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Interesting theory, I'll pass it on the the person who sent the photo.
This makes a good segue to a previous item from a few weeks ago, the one that I had thought was a barrel stand, it was shot in a small museum but they didn't have the item identified. I sent them an email and here is their reply:
"It's a stand that was used to bundle rolls of wallpaper in preparation for shipping. A paper covering material (possibly cardboard) was placed in the form. Then printed rolls of wallpaper were placed on the covering and the covering was wrapped around the bundle. The leather straps were also wrapped around the bundle and tightened with the crank to compress the rolls. Then string or tape was wrapped around to secure the bundle, ready for shipping. The stand is open in the middle so string could be put around the package and then lifted out of the stand."
Here's a photo in case you forgot what it looks like:
http://img.photobucket.com/albums/v80/harnett65/Album11/pic1962d.jpg
So a gold star is awarded to everyone who thought this was some type of bundler.
Rob
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Rob H. wrote: ...

Yeah, but doubtful imo; just doesn't look like it would do the job (well) and many of the conjectures I don't think hold up at all.
I presume there's a slot in the legs that let the upper half rise up? I really don't know the precise function but I'm wagering the form follow the function very closely and doesn't include tipping it up w/ shims under the legs or sawing off the end of the threads on the press screw...

kewl, thanks for the update...
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dpb wrote:

One interesting thing about the form is the wooden screw. Tightened down several times a day, it wouldn't last long. I would expect it to be a simple threaded dowel so that somebody with dowels and a die could replace it easily. Instead, the screw has a fancy, finished knob, as if it were intended to last years. That leads me to believe it was designed to hold something that didn't require much pressure and wasn't changed often.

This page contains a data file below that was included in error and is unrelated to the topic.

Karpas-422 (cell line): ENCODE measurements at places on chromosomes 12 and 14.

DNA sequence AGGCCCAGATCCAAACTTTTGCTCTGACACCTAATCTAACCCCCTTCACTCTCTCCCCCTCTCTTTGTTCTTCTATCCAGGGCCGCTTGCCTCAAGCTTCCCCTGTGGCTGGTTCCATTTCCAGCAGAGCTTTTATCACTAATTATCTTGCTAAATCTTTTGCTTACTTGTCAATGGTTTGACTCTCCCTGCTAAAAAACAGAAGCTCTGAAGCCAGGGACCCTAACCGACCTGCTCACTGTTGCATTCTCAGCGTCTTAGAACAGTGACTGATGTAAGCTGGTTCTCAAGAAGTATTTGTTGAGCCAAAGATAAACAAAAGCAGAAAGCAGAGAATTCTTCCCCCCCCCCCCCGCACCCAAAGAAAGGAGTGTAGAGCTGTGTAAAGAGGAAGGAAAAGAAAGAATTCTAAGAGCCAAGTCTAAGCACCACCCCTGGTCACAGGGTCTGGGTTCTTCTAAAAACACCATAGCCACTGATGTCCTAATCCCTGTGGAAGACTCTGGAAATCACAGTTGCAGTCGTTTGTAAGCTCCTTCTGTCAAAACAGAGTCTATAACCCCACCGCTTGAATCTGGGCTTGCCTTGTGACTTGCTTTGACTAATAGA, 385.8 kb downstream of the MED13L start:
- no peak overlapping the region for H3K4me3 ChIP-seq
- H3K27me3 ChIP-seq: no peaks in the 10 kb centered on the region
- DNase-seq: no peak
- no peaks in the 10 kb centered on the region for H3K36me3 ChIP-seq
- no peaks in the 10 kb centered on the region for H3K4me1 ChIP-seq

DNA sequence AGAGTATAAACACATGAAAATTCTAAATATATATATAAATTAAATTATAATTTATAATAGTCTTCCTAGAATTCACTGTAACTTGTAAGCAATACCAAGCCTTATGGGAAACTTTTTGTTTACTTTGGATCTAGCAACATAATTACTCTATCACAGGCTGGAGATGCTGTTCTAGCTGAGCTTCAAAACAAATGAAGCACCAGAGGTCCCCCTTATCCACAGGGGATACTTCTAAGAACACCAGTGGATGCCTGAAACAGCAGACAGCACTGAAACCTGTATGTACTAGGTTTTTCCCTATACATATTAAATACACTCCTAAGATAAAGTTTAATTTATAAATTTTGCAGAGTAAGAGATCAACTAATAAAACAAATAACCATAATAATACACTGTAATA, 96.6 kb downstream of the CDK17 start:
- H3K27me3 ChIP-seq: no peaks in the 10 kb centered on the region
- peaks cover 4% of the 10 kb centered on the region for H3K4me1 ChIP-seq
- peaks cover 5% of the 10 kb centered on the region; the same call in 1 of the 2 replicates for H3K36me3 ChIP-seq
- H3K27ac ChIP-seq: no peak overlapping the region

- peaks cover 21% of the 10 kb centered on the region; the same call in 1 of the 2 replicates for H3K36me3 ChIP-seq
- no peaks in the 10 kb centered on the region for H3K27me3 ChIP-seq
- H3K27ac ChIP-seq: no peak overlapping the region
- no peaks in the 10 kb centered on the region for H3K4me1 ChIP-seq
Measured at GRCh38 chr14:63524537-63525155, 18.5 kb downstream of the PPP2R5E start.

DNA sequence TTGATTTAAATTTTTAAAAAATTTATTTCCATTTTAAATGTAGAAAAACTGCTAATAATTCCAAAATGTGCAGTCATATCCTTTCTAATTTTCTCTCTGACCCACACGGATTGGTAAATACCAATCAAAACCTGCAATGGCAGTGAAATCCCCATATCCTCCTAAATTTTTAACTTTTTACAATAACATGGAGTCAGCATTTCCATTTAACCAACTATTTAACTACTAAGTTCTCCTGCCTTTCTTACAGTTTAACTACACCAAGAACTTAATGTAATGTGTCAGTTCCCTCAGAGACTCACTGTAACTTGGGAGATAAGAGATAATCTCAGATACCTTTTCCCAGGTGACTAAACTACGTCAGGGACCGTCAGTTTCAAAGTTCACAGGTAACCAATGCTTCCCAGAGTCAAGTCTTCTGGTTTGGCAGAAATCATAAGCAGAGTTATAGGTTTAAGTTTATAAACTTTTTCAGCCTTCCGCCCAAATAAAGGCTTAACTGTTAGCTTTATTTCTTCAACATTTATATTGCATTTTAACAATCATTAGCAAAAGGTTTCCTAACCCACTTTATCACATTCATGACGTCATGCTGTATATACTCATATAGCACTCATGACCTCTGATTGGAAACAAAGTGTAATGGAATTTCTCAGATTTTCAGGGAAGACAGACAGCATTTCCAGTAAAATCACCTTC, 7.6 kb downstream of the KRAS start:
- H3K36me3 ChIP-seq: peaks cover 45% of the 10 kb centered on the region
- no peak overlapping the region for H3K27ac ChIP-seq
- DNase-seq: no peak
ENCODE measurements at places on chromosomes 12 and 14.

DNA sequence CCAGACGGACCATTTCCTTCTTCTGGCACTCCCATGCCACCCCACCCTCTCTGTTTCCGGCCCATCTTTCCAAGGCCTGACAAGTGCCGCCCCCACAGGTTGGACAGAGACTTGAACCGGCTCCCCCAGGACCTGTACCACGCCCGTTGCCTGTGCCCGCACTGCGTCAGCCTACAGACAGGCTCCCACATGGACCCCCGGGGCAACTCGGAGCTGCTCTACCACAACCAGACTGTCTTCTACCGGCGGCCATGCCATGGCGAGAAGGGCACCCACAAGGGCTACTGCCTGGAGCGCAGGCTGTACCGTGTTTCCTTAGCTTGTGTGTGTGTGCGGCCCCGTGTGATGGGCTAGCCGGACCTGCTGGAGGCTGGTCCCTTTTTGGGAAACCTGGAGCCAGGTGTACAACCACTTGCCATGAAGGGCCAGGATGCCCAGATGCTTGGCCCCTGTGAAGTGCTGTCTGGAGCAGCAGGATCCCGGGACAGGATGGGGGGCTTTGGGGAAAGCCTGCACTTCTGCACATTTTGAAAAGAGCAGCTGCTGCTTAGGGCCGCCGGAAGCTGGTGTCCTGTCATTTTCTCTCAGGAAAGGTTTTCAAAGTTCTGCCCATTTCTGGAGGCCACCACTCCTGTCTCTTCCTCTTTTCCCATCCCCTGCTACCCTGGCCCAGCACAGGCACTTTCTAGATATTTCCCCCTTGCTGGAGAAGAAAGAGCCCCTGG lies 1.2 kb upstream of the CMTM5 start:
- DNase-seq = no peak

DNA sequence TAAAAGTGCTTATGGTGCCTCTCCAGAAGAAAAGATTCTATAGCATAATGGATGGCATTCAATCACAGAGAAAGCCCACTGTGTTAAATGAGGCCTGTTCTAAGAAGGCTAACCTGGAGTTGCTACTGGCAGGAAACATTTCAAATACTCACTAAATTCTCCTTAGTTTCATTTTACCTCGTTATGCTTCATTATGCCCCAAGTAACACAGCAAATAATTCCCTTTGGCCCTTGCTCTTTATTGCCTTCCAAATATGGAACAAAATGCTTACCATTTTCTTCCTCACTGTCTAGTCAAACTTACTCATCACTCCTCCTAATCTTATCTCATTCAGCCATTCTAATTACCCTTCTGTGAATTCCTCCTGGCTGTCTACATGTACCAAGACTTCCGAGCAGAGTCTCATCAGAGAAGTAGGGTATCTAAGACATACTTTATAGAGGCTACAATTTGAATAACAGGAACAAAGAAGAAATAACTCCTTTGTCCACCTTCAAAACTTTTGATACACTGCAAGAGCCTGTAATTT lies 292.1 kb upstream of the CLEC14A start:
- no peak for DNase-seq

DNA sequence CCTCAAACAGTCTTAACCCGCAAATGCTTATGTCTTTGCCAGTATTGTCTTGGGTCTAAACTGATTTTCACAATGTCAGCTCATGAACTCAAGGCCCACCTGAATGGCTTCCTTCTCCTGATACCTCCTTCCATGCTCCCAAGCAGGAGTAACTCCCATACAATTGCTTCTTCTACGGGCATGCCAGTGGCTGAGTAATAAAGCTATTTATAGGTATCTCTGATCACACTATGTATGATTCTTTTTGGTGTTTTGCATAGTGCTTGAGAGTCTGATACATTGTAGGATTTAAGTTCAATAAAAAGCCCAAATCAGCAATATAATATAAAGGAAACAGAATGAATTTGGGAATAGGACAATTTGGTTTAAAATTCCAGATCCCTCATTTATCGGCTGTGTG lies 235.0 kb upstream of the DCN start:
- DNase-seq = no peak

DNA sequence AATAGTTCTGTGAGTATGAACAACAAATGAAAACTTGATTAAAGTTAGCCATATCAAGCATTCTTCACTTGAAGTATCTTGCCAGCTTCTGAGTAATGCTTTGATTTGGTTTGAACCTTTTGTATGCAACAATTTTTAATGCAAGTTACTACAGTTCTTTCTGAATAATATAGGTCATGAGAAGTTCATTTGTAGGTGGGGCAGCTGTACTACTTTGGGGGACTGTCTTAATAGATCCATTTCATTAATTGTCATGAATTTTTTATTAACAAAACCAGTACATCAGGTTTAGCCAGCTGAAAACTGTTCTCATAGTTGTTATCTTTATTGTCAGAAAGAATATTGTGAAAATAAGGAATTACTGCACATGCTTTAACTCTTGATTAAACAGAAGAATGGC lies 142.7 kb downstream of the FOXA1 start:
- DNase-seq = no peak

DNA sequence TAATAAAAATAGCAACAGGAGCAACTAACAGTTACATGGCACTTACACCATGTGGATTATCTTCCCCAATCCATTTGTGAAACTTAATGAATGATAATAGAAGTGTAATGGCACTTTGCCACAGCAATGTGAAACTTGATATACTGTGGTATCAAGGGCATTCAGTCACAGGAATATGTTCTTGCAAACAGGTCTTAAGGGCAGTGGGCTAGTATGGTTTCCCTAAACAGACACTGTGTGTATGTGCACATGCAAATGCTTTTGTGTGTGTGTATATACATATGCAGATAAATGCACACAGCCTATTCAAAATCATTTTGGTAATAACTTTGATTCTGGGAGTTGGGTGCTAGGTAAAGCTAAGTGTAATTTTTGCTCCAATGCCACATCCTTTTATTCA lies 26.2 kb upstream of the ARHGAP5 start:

It's also interesting that everything but the screw seems to be made of 2x4s. Was it homemade?
The Volstead Act made it illegal to manufacture, sell, transport, import, or export alcoholic beverages except those for Woodrow Wilson. Six months later it became legal to manufacture up to 200 gallons of wine per year in one's home for one's own use. Wine consumption soared.
This may be the story behind the small wine barrels and cradles on ebay. If you made small batches of wine, you would want to age it. If you bought moonshine and added grape juice, aging it in small barrels would improve it and make it look respectable and lawful, to tattletale visitors and your drinking guests.
I wonder if plans for this item appeared in a handyman magazine during the surge of interest in winemaking. The prospective winemaker could envision displaying his hooch in his living room while visitors admired his workmanship with a lathe and a die.
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What makes you think the wooden screw wouldn't last? They are quite rugged and were used daily in woodworking trades for bench screws and clamping.
Once upon a time, that 'fancy finished knob' was standard workmanship.
scott
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Scott Lurndal wrote:

I seem to recall using clamps with wooden screws. Did they mate with metal fittings?
I liked the way they didn't vibrate loose. For a real carpenter, they would mean self-reliance: he could make and replace them.